hancing. While they did not have in mind the kinds ments to take actions which improve the efficiency
of problems with which we are concerned here, the of the banking system. For instance, having well-
basic lesson remains valid in this context as welL defined property rights (say in land) provides a
source of collateral, which facilitates bank lending.
More fundamentally, Greenwald and Stiglitz (1986, A judiciary which can quickly deal with defaults, at
1988a) showed that economies in which markets low costs, allowing the lender to seize and dispose
are incomplete or in which information is of the collateral again enhances the willingness of
imperfectthat is, all economiesare, in general, banks to lend. Such reforms may seem relatively
not constrained Pareto efficient; that is, there al- uncontroversial, compared to the suggestions be-
most always exists some form of quite limited gov- low.
ernment intervention (e.g. taxes and subsidies, which
respect the limitations on markets and information) Government Credit Markets. Many governments
which is Pareto improving.19 have seen the task of allocating capital as being too
important to be left to the private sector. The
Thus, an analysis of government policies towards socialist platform typically has the nationalization
capital markets needs to take into account the of banks and other financial institutions high on its
fundamental problems (enforcement selection, agenda.
11
In particular, the economy will be more sensitive to a variety of shocks which it may experience; small shocks may be
translated into large macroeconomic fluctuations. See Greenwald and Stiglitz, 1988fc. The long-run growth path of the
economy may also be adversely affected. Sec Greenwald and Stiglitz, 1989a.
19
They show that several widely discussed examples in the literature (e.g. the Arrow-Debreu model, or the Diamond (1967)
stock market model) represent special cases in which the market is Pareto efficient.

61
OXFORD REVIEW OF ECONOMIC POLICY, VOL 5, NO. 4

The central problems which I have discussed are no What is at issue is not just corruption (though that
less problems within the public sector than in the plays a role as well), but rather judgements about
private. But to make matters worse, the govern- prudent risks. It is evidently extremely difficult for
ment often does not have the incentives to ensure bank regulators to monitor banks effectively. One
that it does a good job in selecting and monitoring must largely rely on market forces to ensure that
loans. The deep pocket of the government means banks take prudent actions. What regulators can do
that any losses can easily be made up. Moreover, is to try to ensure that the banks have an incentive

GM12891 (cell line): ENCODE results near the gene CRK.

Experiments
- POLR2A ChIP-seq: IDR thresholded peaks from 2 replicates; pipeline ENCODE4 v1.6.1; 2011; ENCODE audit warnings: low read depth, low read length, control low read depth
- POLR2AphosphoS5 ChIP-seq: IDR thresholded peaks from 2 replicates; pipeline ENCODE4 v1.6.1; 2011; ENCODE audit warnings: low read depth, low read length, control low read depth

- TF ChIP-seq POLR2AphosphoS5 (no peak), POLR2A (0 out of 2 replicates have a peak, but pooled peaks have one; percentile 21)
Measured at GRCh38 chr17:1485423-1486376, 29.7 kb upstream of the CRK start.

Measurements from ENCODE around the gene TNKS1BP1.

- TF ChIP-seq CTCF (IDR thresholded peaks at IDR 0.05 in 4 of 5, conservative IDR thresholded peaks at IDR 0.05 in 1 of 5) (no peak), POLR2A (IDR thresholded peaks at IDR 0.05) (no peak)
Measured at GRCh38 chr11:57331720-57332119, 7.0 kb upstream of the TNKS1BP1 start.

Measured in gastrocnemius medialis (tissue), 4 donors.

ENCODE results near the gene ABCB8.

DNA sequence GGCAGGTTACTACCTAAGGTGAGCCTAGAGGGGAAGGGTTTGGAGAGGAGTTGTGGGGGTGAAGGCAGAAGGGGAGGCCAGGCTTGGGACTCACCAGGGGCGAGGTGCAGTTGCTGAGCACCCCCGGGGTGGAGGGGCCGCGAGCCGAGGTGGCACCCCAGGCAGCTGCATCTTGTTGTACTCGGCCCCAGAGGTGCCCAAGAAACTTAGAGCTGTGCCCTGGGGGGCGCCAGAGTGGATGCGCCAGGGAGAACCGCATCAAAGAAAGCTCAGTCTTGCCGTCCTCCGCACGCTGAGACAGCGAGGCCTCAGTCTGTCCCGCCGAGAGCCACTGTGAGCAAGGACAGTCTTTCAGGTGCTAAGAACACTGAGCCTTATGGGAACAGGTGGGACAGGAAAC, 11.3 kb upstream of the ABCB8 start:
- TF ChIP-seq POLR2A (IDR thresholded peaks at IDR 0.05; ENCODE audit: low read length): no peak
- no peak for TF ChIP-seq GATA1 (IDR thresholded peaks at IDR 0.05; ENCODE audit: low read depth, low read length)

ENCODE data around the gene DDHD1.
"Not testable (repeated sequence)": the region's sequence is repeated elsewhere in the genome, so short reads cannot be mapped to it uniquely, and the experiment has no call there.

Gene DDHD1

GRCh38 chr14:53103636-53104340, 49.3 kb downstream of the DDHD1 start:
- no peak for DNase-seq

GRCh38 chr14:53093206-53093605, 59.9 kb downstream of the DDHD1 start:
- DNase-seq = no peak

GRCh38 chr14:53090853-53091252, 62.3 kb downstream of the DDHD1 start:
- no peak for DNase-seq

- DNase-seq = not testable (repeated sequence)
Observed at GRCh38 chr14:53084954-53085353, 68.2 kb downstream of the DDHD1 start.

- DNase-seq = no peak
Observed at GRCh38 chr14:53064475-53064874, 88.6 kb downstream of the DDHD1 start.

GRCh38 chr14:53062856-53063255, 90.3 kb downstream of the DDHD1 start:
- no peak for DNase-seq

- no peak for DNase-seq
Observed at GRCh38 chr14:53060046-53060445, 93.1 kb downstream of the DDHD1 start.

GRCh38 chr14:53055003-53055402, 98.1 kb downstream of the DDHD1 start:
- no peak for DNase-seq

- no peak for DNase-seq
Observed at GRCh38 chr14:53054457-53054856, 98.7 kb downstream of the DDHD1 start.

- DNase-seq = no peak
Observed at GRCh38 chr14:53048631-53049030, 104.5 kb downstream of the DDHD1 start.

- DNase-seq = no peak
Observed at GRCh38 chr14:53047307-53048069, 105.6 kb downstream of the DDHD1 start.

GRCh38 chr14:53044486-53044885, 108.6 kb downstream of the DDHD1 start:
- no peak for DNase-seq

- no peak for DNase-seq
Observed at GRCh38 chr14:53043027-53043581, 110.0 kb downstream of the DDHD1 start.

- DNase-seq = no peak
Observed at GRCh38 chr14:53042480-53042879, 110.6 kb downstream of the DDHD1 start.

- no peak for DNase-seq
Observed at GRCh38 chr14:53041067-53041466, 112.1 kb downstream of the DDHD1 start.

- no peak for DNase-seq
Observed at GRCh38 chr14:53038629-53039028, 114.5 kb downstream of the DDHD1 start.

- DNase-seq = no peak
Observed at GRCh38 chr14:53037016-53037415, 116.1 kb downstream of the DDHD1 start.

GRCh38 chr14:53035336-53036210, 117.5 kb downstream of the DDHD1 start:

since economic criteria are often supplemented to take prudent actions. The maintenance of repu-
with other criteria (saving jobs, regional develop- tation is one such incentive. But the cost of losing
ment), losses can be blamed not on an inability to one's reputation is obviously larger for a large
make judgements about credit worthiness, but on international bank, than for a small local bank.
the non-economic criteria which have been im- High equity (net worth) also may be effective.
posed. The absence of the check provided by the Local banks may find it difficult to raise the re-
market test means that credit can be allocated on the quired equity.
basis of political favouritism: the subsidy associ-
ated with charging a lower rate of interest than the These arguments suggest that foreign banks and
riskiness of the loan merits is hidden.20 firms may be more reliable in allocating capital
efficiently than domestic banks and firms. To put
Foreign investment and banks. Many governments it another way, establishing a reputation is like any
of LDCs have been particularly loath to allow other investment The process of allocating
foreign banks to play a major role. I want to suggest capitalwhen due concern is taken for the requi-
that this policy may be misguided, but in any case, site incentives if it is to be done wellis a capital
needs to be re-examined from the perspectives intensive process, and foreign banks (and other
provided in this paper. international companies) may have a comparative
advantage in that process.
In all countries, the ratio of banks'net worth to their
liabilities is usually very small. In a sense, banks At the same time, there may be an infant industry
can be viewed as highly leveraged firms. Highly argument for protection, and, in particular, for
leveraged firms are particularly prone to undertak- limiting external capital flows (which allow foreign
ing risks which are not in the interests of their institutions to serve the role of intermediation)22
lendershere those who have deposited funds with and the operation of foreign banks domestically.
them. So long as savers have a choice between domestic
and foreign banks, at comparable terms, they will